• Early cutaneous lesions : pale macules . Later, infiltrations are present, with numerous bacilli. Macular lesions : small , diffuse , and symmetric .
    • The lateral eyebrows are affected by alopecia
    • Lepromatous infiltrations : diffuse, nodules (called lepromas), or plaques. The diffuse type results in the appearance of a leonine facies.
    • Lymphadenopathy ,hepatomegaly Stridor ,hoarseness ,osteomyelitis &Brawny edema .
  • 16.  
  • 17. Skin Biopsy
    • Epidermis
    • Collections of Foamy macrophages in the upper dermis.
    • Around adnexa
  • 18. Case : Clinical details
    • An 8 year old boy presented to clinic with a right Bell’s palsy.
    • In addition it was noted that he had multiple hypo-aesthetic pale patches on the skin.
  • 19. Mouth Drooping corner of mouth Reduced nasolabial fold
  • 20. Right arm Slightly nodular hypopigmented rash
  • 21. Left leg Slightly nodular hypopigmented rash
  • 22. Case
    • A 29 year old man was screened for skin lesions after his father was found to have leprosy
  • 23. Left cheek Raised erythematous plaque over left cheek
  • 24. Lab. Studies:
    • Tissue smear test: An incision is made in the skin, to obtain fluid from a lesion. The fluid is placed on a glass slide and stained by using the Ziehl-Neelson acid-fast method to look for organisms.The bacterial index (BI) is then determined
      • Skin biopsy : for morphologic features and the presence of acid-fast bacilli.
      • Sensory testing : Tactile and temperature sensations should be tested.
  • 25. Lab. Studies:
    • Lepromin testing
      • It indicates host resistance to M leprae. and does not not confirm the diagnosis, but they are useful in determining the type of leprosy.
      • A positive finding indicates cell-mediated immunity,. A negative finding suggests a lack of resistance to disease.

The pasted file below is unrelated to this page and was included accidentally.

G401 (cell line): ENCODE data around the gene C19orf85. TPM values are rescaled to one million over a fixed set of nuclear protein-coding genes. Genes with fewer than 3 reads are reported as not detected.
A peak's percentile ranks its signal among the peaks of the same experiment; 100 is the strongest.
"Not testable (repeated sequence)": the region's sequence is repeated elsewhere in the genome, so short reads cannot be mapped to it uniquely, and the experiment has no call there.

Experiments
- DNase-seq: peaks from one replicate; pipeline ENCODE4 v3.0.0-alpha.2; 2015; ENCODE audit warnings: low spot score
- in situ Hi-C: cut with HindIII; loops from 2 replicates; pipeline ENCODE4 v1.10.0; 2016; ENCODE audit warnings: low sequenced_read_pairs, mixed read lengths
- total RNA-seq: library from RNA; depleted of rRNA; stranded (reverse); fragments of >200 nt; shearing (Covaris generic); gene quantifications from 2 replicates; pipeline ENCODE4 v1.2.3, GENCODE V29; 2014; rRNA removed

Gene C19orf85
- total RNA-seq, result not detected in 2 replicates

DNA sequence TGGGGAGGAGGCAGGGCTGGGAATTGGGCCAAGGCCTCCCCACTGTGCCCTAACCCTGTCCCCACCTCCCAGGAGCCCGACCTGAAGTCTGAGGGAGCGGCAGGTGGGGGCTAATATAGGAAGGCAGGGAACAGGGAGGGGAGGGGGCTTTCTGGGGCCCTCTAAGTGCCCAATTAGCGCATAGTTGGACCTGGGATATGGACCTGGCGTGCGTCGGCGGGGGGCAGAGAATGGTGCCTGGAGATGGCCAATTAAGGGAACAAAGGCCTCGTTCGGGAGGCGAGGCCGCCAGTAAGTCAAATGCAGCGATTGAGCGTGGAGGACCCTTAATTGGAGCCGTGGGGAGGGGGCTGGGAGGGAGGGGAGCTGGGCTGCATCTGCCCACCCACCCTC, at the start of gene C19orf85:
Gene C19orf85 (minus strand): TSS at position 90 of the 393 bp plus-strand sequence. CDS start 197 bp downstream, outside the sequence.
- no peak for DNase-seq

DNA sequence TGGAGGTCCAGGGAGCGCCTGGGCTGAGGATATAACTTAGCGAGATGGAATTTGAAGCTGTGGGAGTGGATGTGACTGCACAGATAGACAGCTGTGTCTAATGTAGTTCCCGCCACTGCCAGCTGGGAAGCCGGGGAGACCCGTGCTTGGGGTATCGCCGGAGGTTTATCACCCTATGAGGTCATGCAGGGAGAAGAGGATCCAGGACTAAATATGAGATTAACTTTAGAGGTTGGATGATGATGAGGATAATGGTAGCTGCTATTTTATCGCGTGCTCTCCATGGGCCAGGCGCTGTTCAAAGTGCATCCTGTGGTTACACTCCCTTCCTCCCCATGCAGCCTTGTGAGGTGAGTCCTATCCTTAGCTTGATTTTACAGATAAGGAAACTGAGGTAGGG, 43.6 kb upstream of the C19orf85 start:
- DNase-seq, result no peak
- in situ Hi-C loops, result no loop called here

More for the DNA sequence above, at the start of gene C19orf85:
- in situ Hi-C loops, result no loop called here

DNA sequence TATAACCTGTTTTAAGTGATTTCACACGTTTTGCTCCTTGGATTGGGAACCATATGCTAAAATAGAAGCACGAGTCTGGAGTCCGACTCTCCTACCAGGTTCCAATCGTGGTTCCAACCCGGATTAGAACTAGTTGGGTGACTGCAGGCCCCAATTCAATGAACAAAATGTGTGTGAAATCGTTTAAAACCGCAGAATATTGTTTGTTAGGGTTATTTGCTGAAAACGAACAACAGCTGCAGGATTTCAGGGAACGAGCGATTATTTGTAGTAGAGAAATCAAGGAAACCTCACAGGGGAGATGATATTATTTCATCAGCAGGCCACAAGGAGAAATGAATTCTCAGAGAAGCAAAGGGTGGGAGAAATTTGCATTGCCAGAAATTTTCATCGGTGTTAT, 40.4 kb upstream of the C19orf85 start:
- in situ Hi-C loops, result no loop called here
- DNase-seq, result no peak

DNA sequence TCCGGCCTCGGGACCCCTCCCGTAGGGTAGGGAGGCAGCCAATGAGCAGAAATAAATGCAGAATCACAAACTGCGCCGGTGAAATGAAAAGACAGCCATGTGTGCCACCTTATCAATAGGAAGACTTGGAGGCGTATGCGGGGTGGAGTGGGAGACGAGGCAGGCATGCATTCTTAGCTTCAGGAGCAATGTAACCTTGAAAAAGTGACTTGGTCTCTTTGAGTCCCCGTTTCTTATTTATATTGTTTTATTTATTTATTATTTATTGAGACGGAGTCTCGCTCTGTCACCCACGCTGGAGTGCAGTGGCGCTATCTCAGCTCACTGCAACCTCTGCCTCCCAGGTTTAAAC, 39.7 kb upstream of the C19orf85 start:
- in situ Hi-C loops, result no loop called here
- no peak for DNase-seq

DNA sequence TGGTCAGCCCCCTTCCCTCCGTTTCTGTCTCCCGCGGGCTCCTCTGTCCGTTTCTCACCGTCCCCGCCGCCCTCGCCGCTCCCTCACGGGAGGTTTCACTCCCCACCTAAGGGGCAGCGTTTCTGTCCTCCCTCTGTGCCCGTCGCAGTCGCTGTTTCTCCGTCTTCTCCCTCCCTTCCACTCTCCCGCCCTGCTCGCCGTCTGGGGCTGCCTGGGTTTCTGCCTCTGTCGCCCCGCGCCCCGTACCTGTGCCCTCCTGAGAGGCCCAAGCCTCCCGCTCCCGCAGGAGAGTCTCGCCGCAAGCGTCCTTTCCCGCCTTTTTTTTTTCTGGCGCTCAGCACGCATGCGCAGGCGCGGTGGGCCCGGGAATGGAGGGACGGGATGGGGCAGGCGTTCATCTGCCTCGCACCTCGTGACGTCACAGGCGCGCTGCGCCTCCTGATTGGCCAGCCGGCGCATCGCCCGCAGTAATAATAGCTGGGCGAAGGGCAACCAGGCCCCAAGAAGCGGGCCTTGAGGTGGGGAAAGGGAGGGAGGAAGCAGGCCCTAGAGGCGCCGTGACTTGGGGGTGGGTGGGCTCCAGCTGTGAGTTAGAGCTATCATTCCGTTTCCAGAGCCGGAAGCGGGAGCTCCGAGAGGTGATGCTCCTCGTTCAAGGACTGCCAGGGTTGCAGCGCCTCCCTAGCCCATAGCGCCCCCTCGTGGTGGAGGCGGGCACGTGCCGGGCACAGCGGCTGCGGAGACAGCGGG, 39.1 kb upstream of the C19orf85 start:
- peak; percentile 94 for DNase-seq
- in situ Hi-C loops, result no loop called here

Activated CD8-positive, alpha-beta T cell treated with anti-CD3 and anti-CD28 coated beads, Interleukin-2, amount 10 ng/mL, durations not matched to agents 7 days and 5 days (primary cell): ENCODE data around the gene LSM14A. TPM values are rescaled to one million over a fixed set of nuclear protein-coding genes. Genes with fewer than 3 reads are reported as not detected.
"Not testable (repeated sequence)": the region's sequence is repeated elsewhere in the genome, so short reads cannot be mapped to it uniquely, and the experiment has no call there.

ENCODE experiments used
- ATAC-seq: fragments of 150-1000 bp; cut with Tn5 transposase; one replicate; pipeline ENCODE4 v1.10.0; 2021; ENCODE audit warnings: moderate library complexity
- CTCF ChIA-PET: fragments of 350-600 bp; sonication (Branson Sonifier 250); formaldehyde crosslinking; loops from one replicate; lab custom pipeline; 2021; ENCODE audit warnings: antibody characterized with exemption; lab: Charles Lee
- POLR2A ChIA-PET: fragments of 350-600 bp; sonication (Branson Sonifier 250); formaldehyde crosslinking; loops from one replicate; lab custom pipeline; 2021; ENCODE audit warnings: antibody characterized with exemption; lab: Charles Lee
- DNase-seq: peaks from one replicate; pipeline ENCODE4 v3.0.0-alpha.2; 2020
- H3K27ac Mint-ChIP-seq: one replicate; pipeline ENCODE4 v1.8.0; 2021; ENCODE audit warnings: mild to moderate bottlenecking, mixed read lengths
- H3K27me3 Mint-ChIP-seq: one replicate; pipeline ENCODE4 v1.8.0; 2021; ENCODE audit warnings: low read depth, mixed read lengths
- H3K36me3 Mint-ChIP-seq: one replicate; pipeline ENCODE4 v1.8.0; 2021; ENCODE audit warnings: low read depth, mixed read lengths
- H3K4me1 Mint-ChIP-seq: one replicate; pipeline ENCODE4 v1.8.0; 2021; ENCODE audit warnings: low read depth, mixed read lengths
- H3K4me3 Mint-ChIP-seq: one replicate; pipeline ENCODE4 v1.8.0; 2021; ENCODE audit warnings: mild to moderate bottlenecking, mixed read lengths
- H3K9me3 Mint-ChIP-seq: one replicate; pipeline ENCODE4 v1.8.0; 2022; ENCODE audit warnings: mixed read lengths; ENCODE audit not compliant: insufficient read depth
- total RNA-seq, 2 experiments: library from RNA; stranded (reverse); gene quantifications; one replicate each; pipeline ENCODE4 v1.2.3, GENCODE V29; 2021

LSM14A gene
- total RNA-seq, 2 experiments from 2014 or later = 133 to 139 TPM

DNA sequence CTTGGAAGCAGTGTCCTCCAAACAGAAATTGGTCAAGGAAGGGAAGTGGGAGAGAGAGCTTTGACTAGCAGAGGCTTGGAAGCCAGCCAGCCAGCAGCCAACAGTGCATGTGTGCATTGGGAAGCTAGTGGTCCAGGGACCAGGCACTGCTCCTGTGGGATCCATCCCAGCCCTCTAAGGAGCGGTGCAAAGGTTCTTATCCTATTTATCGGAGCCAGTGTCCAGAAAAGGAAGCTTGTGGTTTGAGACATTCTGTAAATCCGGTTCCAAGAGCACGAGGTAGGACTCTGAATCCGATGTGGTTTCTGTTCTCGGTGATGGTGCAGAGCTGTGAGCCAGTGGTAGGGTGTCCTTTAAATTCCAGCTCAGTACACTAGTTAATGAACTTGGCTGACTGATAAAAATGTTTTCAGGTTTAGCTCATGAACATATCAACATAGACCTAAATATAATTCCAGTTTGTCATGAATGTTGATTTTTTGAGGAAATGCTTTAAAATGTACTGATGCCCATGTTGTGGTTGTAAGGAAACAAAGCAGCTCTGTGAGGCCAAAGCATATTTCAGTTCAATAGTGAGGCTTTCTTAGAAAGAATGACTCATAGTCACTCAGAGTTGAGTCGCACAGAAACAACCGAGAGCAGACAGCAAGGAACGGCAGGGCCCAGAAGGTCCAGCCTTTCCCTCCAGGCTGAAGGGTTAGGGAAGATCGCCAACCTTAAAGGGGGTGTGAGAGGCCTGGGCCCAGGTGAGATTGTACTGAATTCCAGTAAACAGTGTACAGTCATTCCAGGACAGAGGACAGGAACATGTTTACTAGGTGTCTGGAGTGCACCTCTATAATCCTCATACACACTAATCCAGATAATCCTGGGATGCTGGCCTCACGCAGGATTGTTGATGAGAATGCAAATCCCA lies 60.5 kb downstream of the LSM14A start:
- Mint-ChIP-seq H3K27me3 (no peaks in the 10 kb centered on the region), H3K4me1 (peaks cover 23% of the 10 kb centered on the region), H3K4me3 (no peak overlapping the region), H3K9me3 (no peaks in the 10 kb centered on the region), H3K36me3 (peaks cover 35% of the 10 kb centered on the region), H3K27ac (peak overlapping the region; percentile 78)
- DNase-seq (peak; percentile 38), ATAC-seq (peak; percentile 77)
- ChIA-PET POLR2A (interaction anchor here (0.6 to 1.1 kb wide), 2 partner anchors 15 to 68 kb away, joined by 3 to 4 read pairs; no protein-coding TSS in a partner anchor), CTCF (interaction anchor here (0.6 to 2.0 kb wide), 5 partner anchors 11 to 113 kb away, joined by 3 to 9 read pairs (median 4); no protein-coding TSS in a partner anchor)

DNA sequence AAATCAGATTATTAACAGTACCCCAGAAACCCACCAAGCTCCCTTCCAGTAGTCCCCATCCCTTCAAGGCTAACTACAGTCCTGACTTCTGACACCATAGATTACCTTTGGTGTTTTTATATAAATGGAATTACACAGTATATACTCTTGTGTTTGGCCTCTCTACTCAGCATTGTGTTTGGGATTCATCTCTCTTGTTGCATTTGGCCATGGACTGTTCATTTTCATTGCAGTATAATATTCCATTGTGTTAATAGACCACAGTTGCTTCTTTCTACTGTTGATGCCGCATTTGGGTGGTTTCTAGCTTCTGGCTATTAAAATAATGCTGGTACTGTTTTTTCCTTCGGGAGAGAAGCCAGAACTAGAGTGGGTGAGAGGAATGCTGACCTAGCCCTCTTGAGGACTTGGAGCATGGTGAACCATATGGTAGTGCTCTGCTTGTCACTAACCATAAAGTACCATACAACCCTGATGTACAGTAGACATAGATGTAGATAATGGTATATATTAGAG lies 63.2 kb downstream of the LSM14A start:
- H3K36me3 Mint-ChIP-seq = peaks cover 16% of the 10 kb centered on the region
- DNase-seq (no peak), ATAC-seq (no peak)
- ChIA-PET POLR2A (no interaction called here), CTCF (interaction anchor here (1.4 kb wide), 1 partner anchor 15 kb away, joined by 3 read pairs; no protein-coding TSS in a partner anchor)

• To perform this test, bacillary suspension is injected into the forearm. When the reaction is assessed at 48 hours , it is called the Fernandez reaction When the reaction is read at 3-4 weeks , it is called the Mitsuda reaction .
  • 26. Reactions in Leprosy
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  • 31. Medical Classification of leprosy
    • Paucibacillary or PB leprosy .: patients can be cured by
    • treating the patient with two drugs for six months.
    • Multibacillary or MB leprosy : patients can be cured by treating the patient with three drugs for twelve months.
    • How to tell if someone has PB or MB leprosy?
    • Count the skin patches
    • • If you find five patches or less, classify the patient as PB.
    • • If you find more than five patches, classify the patient as MB.
    • When a skin smear is taken
    • • If the skin smear is negative and the patient has five patches or less, classify the patient as PB.
    • • If the skin smear is positive, classify the patient as MB, whatever the number of skin patches.
  • 32.  
  • 33. Therapy of Leprosy Multiple Drug Therapy ( MDT )
  • 34.  
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  • 36. Therapy for lepra reactions
    • Early diagnosis and the timely initiation of anti-inflammatory measures.
    • The possible precipitating factor should be removed MDT should be continued in full dosage without interruption.
    • The principles of treatment : Rest, both physical and mental, with appropriate sedation.
    • Analgesics and anti-inflammatory drugs:
    • Aspirin (acetylsalicylic acid) and corticosteroids
  • 37. Therapy with corticosteroids
    • Type 1 lepra reaction : Prednisolone should be started with a single daily dose of 40–60 mg (maximum 1mg/kg body weight) according to severity.
    • In severe Type 2 lepra reaction : prednisolone should be started at a dose of 20–40 mg/day.
    • Clofazimine : given in doses up to 300 mg daily for one month, and then gradually reduced .
  • 38. THANK YOU